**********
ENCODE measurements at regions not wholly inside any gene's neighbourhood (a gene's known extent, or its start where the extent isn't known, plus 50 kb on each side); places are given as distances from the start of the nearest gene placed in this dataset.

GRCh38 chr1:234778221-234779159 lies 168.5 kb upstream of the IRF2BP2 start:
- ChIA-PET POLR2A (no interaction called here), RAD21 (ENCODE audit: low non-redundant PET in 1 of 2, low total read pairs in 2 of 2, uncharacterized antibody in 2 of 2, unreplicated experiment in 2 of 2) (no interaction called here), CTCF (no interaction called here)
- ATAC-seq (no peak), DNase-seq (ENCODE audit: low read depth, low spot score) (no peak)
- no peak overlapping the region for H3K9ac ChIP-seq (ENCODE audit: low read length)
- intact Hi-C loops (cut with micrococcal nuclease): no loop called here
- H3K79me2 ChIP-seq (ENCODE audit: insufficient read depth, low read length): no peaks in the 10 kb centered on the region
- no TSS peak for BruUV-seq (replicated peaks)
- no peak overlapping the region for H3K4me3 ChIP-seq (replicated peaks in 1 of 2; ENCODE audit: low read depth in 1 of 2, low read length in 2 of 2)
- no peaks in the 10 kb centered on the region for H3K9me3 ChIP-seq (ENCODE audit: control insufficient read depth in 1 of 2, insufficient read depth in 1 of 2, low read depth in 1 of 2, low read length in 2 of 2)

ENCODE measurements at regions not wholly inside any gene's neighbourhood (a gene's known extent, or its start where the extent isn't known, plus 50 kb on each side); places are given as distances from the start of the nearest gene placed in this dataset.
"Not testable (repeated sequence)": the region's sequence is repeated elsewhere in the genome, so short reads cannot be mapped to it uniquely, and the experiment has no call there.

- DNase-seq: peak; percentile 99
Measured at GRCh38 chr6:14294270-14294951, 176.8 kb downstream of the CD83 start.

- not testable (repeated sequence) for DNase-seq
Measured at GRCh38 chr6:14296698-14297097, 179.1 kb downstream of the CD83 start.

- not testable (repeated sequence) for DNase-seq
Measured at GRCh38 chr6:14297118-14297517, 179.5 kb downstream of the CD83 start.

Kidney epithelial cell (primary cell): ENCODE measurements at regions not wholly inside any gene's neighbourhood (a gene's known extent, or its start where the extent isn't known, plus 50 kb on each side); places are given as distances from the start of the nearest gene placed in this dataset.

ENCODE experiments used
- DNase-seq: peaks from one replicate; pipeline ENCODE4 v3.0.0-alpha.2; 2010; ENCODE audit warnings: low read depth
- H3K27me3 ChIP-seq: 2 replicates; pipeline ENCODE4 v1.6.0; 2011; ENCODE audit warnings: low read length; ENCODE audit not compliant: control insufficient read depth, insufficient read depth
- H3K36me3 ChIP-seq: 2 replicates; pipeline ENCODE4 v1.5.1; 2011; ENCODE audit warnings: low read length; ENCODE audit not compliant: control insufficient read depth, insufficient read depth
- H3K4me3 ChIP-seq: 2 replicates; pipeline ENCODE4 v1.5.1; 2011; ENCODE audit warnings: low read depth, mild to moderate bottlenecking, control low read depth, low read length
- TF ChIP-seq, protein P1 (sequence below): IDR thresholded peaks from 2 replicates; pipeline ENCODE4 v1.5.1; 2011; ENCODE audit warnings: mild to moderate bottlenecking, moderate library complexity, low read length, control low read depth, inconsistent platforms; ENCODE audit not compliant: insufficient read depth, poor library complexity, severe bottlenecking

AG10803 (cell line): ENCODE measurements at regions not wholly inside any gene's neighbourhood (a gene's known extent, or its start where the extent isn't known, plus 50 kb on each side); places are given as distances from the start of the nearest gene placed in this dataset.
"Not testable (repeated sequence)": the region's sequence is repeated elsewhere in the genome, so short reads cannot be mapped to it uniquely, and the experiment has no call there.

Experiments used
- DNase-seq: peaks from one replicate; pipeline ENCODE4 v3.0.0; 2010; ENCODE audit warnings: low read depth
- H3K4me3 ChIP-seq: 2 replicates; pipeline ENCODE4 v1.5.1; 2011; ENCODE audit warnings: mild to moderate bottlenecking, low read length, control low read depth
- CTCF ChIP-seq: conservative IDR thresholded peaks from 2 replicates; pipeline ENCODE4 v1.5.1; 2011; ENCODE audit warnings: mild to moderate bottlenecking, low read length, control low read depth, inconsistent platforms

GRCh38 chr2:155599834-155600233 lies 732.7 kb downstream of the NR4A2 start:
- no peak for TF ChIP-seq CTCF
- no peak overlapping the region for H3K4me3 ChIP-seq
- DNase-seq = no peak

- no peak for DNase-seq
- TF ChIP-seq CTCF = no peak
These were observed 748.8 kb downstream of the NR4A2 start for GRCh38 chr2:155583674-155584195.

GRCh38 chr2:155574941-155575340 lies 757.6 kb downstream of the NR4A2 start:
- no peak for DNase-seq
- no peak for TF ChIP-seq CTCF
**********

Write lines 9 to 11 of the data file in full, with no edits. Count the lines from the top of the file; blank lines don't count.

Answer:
- no peak overlapping the region for H3K4me3 ChIP-seq (replicated peaks in 1 of 2; ENCODE audit: low read depth in 1 of 2, low read length in 2 of 2)
- no peaks in the 10 kb centered on the region for H3K9me3 ChIP-seq (ENCODE audit: control insufficient read depth in 1 of 2, insufficient read depth in 1 of 2, low read depth in 1 of 2, low read length in 2 of 2)

ENCODE measurements at regions not wholly inside any gene's neighbourhood (a gene's known extent, or its start where the extent isn't known, plus 50 kb on each side); places are given as distances from the start of the nearest gene placed in this dataset.